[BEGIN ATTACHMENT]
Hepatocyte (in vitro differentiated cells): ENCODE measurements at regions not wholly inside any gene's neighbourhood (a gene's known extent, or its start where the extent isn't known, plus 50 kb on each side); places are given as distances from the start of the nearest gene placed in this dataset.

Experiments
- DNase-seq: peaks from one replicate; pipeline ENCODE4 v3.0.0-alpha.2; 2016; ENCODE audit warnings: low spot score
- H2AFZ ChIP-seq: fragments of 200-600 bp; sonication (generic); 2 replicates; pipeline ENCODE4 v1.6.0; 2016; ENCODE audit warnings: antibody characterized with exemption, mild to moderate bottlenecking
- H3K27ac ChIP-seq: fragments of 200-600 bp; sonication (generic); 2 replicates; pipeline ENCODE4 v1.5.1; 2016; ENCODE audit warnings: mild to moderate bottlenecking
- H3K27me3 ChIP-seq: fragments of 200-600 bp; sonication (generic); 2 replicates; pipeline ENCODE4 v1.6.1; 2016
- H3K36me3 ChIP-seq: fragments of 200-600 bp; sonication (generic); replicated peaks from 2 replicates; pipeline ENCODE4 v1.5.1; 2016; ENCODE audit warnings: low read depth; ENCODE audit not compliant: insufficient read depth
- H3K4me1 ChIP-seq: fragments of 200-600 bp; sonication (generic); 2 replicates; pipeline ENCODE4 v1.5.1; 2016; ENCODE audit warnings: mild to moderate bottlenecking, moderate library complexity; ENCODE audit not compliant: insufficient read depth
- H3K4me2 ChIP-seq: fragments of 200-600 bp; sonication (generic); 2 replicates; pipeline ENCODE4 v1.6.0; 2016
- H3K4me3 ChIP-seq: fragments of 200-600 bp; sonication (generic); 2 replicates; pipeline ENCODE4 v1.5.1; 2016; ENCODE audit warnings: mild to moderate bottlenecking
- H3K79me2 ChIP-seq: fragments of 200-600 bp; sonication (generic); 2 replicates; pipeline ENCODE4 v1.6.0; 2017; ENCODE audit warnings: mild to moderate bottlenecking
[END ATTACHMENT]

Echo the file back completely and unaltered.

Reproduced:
Hepatocyte (in vitro differentiated cells): ENCODE measurements at regions not wholly inside any gene's neighbourhood (a gene's known extent, or its start where the extent isn't known, plus 50 kb on each side); places are given as distances from the start of the nearest gene placed in this dataset.

Experiments
- DNase-seq: peaks from one replicate; pipeline ENCODE4 v3.0.0-alpha.2; 2016; ENCODE audit warnings: low spot score
- H2AFZ ChIP-seq: fragments of 200-600 bp; sonication (generic); 2 replicates; pipeline ENCODE4 v1.6.0; 2016; ENCODE audit warnings: antibody characterized with exemption, mild to moderate bottlenecking
- H3K27ac ChIP-seq: fragments of 200-600 bp; sonication (generic); 2 replicates; pipeline ENCODE4 v1.5.1; 2016; ENCODE audit warnings: mild to moderate bottlenecking
- H3K27me3 ChIP-seq: fragments of 200-600 bp; sonication (generic); 2 replicates; pipeline ENCODE4 v1.6.1; 2016
- H3K36me3 ChIP-seq: fragments of 200-600 bp; sonication (generic); replicated peaks from 2 replicates; pipeline ENCODE4 v1.5.1; 2016; ENCODE audit warnings: low read depth; ENCODE audit not compliant: insufficient read depth
- H3K4me1 ChIP-seq: fragments of 200-600 bp; sonication (generic); 2 replicates; pipeline ENCODE4 v1.5.1; 2016; ENCODE audit warnings: mild to moderate bottlenecking, moderate library complexity; ENCODE audit not compliant: insufficient read depth
- H3K4me2 ChIP-seq: fragments of 200-600 bp; sonication (generic); 2 replicates; pipeline ENCODE4 v1.6.0; 2016
- H3K4me3 ChIP-seq: fragments of 200-600 bp; sonication (generic); 2 replicates; pipeline ENCODE4 v1.5.1; 2016; ENCODE audit warnings: mild to moderate bottlenecking
- H3K79me2 ChIP-seq: fragments of 200-600 bp; sonication (generic); 2 replicates; pipeline ENCODE4 v1.6.0; 2017; ENCODE audit warnings: mild to moderate bottlenecking